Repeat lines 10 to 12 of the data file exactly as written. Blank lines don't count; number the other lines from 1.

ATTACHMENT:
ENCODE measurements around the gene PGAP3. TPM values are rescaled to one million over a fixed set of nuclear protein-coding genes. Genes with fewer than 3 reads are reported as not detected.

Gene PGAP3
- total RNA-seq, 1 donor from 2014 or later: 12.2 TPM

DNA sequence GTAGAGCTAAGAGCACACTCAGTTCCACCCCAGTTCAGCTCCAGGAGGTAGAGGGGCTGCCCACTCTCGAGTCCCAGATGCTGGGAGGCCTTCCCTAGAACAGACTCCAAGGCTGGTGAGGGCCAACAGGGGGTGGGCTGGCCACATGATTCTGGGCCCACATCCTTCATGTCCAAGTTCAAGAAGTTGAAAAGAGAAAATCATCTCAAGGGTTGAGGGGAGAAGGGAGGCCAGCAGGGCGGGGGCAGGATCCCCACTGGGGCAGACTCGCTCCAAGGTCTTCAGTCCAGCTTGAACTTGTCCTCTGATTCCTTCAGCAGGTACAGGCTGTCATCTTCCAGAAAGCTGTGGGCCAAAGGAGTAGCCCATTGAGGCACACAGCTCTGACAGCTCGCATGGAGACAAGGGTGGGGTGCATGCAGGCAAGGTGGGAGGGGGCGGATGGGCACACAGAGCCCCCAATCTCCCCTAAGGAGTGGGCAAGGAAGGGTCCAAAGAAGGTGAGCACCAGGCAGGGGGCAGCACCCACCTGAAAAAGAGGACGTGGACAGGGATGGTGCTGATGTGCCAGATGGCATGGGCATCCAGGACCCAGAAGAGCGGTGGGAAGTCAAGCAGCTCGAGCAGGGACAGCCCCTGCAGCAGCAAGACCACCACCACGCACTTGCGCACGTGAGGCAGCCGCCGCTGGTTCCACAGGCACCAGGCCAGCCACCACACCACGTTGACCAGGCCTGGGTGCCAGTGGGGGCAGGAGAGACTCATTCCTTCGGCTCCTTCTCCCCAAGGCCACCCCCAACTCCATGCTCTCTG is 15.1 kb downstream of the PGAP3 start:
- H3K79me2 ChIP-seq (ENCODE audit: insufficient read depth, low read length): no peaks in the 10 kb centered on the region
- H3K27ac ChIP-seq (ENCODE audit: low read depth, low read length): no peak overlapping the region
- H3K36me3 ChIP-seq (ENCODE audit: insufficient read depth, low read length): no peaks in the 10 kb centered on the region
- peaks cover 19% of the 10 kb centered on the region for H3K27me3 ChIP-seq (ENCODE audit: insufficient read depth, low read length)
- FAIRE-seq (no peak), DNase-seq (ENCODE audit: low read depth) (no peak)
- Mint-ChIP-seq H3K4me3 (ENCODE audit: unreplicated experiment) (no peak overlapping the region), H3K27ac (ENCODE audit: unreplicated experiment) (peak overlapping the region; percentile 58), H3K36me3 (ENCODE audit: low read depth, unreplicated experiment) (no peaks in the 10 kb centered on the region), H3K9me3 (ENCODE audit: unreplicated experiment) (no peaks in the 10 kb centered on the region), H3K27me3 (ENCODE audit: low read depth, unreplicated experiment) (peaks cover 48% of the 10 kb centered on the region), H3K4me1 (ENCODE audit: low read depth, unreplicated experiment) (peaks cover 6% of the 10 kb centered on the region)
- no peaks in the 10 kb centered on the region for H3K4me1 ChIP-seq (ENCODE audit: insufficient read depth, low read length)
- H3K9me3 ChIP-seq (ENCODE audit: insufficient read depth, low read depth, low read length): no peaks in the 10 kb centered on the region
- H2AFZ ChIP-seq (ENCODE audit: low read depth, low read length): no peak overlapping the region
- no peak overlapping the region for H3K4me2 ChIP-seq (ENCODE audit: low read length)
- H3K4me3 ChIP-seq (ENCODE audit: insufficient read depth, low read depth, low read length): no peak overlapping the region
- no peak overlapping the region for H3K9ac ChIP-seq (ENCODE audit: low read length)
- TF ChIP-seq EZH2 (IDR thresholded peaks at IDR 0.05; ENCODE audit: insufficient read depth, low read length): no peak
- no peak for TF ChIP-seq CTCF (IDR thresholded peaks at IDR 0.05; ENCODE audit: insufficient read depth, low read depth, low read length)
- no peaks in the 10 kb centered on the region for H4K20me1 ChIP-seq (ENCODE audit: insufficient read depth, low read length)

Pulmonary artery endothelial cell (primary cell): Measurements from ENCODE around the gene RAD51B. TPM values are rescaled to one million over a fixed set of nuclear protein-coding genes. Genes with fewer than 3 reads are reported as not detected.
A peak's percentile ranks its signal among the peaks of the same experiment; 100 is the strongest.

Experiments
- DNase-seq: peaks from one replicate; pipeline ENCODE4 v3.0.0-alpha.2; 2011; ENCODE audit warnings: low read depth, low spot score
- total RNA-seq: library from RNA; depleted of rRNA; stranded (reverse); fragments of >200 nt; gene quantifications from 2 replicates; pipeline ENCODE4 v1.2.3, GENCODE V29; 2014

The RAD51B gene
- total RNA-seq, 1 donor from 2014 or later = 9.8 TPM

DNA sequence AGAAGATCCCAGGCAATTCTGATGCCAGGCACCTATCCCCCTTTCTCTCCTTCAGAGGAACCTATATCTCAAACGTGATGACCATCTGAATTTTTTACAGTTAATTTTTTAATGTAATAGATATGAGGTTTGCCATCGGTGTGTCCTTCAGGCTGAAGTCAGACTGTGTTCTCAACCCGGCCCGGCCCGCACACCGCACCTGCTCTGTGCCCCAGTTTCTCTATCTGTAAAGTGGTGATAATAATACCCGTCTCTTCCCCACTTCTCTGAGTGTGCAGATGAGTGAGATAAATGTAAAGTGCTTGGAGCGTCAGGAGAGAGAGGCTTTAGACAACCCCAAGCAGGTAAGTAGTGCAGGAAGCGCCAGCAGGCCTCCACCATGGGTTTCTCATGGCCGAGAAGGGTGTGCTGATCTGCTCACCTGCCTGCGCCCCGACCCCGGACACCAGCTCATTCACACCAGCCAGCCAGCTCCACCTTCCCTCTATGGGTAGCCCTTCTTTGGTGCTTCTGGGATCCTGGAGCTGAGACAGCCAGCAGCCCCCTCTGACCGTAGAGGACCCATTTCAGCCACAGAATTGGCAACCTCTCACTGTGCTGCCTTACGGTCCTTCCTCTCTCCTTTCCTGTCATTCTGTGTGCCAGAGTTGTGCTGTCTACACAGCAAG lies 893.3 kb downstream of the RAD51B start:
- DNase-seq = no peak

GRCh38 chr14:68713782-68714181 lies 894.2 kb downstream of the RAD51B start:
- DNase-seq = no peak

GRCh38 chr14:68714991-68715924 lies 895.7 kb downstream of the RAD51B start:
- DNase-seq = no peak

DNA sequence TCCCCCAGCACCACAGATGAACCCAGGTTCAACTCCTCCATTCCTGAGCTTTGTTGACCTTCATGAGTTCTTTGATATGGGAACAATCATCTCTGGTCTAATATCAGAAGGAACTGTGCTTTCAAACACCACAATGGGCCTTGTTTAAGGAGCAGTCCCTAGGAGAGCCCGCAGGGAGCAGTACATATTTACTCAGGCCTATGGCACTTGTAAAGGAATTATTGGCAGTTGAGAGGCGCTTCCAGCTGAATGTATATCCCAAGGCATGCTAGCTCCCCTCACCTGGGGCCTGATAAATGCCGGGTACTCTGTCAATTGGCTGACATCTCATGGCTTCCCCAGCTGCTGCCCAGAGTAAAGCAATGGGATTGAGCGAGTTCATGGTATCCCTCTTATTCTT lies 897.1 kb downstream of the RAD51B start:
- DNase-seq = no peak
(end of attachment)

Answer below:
- Mint-ChIP-seq H3K4me3 (ENCODE audit: unreplicated experiment) (no peak overlapping the region), H3K27ac (ENCODE audit: unreplicated experiment) (peak overlapping the region; percentile 58), H3K36me3 (ENCODE audit: low read depth, unreplicated experiment) (no peaks in the 10 kb centered on the region), H3K9me3 (ENCODE audit: unreplicated experiment) (no peaks in the 10 kb centered on the region), H3K27me3 (ENCODE audit: low read depth, unreplicated experiment) (peaks cover 48% of the 10 kb centered on the region), H3K4me1 (ENCODE audit: low read depth, unreplicated experiment) (peaks cover 6% of the 10 kb centered on the region)
- no peaks in the 10 kb centered on the region for H3K4me1 ChIP-seq (ENCODE audit: insufficient read depth, low read length)
- H3K9me3 ChIP-seq (ENCODE audit: insufficient read depth, low read depth, low read length): no peaks in the 10 kb centered on the region